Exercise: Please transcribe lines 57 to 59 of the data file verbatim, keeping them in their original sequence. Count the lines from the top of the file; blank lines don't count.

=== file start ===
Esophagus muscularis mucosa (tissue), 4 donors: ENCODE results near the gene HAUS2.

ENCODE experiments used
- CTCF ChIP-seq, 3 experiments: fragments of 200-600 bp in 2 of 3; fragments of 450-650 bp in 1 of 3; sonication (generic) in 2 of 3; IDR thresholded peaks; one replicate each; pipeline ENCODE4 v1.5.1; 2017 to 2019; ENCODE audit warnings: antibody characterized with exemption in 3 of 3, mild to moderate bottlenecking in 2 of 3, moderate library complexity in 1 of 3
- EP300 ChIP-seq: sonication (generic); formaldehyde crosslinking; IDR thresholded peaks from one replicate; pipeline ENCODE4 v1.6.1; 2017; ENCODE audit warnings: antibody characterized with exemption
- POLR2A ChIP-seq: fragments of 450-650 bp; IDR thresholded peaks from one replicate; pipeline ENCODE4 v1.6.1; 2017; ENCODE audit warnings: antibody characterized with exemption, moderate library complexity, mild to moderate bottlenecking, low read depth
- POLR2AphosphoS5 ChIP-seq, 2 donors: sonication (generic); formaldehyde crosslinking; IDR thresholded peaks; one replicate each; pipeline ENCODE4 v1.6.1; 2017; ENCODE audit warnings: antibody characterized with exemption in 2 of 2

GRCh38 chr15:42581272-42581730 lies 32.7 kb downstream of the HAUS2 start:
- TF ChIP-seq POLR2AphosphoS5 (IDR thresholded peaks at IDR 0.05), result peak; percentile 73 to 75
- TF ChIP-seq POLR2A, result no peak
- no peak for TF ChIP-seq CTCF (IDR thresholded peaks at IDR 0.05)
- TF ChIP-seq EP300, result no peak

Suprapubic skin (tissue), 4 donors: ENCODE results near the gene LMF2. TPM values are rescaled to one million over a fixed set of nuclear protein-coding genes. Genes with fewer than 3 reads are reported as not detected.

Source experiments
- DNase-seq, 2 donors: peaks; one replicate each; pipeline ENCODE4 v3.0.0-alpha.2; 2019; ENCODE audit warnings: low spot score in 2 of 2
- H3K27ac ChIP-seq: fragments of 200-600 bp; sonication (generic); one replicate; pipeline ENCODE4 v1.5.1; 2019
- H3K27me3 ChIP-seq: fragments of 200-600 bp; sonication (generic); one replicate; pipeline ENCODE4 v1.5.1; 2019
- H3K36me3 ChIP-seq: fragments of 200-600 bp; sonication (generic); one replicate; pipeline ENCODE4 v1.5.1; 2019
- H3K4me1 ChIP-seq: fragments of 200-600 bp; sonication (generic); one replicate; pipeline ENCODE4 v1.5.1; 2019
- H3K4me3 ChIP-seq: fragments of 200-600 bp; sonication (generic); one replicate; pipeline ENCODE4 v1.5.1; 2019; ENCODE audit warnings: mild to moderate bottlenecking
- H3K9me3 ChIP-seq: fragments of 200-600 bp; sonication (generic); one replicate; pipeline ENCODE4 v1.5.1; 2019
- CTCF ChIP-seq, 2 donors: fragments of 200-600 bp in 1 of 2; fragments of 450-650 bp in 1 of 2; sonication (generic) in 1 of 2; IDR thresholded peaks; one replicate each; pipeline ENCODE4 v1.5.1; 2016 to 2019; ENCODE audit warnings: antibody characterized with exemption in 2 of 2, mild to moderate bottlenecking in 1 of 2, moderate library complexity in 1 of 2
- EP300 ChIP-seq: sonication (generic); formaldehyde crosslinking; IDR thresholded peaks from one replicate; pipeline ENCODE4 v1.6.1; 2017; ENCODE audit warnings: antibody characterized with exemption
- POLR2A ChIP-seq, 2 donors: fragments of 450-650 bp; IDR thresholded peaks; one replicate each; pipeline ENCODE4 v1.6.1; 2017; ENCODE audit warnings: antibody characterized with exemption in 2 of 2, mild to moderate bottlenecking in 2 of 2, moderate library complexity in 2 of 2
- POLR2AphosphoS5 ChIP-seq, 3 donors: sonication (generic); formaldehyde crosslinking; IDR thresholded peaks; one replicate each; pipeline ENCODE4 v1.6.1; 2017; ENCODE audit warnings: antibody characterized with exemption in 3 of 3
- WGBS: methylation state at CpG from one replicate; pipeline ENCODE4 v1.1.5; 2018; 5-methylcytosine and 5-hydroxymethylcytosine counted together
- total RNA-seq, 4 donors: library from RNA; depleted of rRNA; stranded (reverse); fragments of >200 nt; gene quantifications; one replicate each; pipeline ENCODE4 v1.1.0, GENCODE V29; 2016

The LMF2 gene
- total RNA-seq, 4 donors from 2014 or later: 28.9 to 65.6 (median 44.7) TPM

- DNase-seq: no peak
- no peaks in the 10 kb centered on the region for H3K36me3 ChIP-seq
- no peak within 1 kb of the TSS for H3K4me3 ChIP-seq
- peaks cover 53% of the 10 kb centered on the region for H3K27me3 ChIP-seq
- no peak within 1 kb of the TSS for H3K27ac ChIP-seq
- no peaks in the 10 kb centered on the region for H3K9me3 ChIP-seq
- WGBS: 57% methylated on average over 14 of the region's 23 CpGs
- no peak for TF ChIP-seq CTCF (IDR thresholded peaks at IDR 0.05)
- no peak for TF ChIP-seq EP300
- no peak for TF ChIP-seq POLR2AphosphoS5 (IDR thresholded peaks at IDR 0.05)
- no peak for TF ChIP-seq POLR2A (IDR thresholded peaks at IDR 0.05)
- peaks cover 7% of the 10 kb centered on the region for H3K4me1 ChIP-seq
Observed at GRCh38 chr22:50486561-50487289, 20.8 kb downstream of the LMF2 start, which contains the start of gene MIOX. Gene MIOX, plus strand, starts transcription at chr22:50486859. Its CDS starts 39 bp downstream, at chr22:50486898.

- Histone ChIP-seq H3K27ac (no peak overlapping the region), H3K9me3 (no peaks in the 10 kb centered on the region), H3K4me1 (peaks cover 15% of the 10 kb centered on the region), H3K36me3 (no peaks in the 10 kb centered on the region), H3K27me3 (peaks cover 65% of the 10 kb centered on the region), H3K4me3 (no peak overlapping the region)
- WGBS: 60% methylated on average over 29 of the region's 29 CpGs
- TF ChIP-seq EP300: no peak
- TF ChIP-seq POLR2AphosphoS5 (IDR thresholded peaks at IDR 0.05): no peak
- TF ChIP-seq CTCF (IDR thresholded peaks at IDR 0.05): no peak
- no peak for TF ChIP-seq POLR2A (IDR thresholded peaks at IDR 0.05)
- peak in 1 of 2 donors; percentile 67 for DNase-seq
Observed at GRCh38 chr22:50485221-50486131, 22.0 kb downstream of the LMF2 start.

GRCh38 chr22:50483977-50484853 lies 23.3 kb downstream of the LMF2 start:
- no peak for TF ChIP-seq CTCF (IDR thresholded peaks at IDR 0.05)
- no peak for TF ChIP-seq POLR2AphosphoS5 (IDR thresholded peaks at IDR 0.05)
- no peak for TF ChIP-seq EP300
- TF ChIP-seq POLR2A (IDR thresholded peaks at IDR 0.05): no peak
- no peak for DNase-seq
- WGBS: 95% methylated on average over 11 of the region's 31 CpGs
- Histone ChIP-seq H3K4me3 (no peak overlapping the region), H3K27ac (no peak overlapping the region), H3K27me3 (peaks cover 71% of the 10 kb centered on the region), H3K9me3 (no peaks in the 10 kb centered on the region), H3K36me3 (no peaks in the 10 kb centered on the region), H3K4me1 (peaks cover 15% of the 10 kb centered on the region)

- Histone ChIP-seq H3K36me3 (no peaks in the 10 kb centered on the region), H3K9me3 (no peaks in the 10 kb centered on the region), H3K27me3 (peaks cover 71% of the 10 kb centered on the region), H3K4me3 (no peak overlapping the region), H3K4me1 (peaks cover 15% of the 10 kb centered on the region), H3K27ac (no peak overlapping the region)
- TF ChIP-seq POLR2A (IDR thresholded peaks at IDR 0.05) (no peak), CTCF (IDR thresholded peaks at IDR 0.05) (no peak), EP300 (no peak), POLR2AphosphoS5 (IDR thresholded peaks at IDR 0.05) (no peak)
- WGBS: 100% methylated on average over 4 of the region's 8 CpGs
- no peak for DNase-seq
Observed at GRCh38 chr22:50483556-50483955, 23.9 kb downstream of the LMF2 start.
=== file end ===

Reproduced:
- Histone ChIP-seq H3K4me3 (no peak overlapping the region), H3K27ac (no peak overlapping the region), H3K27me3 (peaks cover 71% of the 10 kb centered on the region), H3K9me3 (no peaks in the 10 kb centered on the region), H3K36me3 (no peaks in the 10 kb centered on the region), H3K4me1 (peaks cover 15% of the 10 kb centered on the region)

- Histone ChIP-seq H3K36me3 (no peaks in the 10 kb centered on the region), H3K9me3 (no peaks in the 10 kb centered on the region), H3K27me3 (peaks cover 71% of the 10 kb centered on the region), H3K4me3 (no peak overlapping the region), H3K4me1 (peaks cover 15% of the 10 kb centered on the region), H3K27ac (no peak overlapping the region)
- TF ChIP-seq POLR2A (IDR thresholded peaks at IDR 0.05) (no peak), CTCF (IDR thresholded peaks at IDR 0.05) (no peak), EP300 (no peak), POLR2AphosphoS5 (IDR thresholded peaks at IDR 0.05) (no peak)